I realised halfway through Case Study by Graeme Macrae Burnet, that the ‘story’ went well beyond the novel I held in my hands. It’s one of those books that, as I was reading, I was side-tracked by internet searches. And if you’ve read Case Study, you’ll know that the Googling (and I absolutely couldn’t help myself) highlights just how clever Burnet is.
Case Study is told from three perspectives. It begins with Burnet, who describes how he came across charismatic psychotherapist Collins Braithwaite, and was then contacted by a stranger in possession of notebooks belonging to one of Braithwaite’s patients. The stranger urged Burnet to tell the patient’s story and, although Burnet was initially concerned about the authenticity of the notebooks, he did some fact-checking and took on the task. Continue reading →
There’s nothing I can say about Douglas Stuart’s 2020 Booker Prize winning novel, Shuggie Bain, that hasn’t already been said. Know that I laughed, I cried, and I ached for Shuggie, his alcoholic mother, Agnes, and his siblings. This story is raw and tender and hopeful and heartbreakingly sad.
In my tradition of not reviewing books that have a squillion reviews on Goodreads, I have instead put together a mix tape, drawing on some favourite passages in the book. Needless to say, I had dozens to choose from in Shuggie.
You know when someone asks how you are and you say “Fine”, despite the fact that your day/week/month/year has been completely shit?
That basically sums up the main character in Gail Honeyman’s smash debut, Eleanor Oliphant Is Completely Fine. Obviously Eleanor Oliphant isn’t fine. In fact, she’s a lonely young woman, set in her rather odd ways. A chain of events forces her to re-evaluate life.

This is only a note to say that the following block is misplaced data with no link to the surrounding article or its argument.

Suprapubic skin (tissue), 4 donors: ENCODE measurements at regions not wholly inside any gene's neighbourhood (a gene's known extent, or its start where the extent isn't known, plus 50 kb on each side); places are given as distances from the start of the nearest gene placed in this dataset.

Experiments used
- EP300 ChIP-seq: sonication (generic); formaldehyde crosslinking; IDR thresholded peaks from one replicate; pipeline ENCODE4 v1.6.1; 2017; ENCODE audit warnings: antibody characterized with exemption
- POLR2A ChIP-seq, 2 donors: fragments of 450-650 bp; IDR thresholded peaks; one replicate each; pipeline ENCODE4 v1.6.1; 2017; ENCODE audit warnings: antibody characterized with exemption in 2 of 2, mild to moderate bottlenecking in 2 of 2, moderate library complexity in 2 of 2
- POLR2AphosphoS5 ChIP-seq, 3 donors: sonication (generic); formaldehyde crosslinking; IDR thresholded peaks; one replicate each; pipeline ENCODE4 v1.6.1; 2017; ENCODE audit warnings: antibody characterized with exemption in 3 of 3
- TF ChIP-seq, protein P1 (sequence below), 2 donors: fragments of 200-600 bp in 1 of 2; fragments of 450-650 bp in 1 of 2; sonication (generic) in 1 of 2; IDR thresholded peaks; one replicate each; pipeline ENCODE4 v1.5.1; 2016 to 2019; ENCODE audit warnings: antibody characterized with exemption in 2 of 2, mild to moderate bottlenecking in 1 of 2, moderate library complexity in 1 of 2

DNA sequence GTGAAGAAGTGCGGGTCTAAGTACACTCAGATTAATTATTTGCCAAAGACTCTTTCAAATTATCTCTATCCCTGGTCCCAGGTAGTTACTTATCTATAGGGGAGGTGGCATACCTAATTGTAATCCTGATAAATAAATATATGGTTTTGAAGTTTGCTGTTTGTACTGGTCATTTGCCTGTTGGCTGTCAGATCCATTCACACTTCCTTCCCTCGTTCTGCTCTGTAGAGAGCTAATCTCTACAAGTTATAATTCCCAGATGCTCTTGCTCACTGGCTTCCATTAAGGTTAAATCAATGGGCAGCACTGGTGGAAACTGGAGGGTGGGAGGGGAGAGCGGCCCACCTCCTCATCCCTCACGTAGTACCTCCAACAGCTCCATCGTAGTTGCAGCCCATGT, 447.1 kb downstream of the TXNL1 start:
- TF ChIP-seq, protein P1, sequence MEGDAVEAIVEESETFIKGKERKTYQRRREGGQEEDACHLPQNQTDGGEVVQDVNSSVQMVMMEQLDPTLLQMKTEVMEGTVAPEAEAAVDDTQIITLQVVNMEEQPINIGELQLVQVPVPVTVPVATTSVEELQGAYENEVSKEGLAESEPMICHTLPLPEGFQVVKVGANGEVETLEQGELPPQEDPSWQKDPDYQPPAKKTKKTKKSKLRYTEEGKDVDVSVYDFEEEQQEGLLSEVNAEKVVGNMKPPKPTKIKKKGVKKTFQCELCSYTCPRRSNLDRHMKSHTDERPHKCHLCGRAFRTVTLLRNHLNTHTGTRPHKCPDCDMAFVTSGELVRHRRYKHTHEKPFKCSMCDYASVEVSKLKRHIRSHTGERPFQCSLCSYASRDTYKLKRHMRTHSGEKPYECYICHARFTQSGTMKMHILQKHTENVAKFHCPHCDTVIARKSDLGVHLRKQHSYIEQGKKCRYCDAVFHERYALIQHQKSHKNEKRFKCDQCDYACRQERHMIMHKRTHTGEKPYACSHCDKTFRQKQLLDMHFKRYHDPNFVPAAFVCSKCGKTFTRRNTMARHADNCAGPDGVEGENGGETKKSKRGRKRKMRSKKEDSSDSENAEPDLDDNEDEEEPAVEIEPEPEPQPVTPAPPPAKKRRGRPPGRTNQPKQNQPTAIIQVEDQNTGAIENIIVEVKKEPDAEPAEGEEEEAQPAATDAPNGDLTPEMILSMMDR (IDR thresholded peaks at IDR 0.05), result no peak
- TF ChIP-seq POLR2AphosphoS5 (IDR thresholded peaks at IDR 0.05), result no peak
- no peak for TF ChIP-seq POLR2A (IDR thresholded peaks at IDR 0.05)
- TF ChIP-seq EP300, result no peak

I enjoyed Eleanor’s odd take on things and her formal, stilted interactions with others were strangely endearing.
Save for the exquisite oeuvre of a certain Mr Lomond, I have yet to find a genre of music I enjoy; it’s basically audible physics, waves and energized particles, and, like most sane people, I have no interest in physics. It therefore struck me as bizarre that I was humming a tune from Oliver! I mentally added the exclamation mark, which, for the first time ever, was appropriate.Continue reading →
It’s not just the opening line and the title that’s arresting about this story (incidentally, the title is the only thing I don’t like about this book – it’s too long to tweet). It’s a character-driven plot centred around Janie and her mother Iris, and their life in a succession of council flats, predominantly in Scotland. Regardless of where they are, the story is the same – there’s useless men, the dole queue, drink, drugs and violence to be had in any town. But loyalty and family bonds run deep and as you follow Janie’s rises and falls, you can’t help but become attached.
“…My eyes soaked in the our new neighbourhood. Graffiti and scorch-marks, echoes of small fires, decorated doorsteps. Golden Special Brew cans and crushed vodka bottles, bright as diamonds, collected in the gutters. Front gardens were filled with mouldy paddling pools and, occasionally, a rustburnished shell of a car. I had never seen anything so beautiful, so many colours, before in grey Aberdeen.” Continue reading →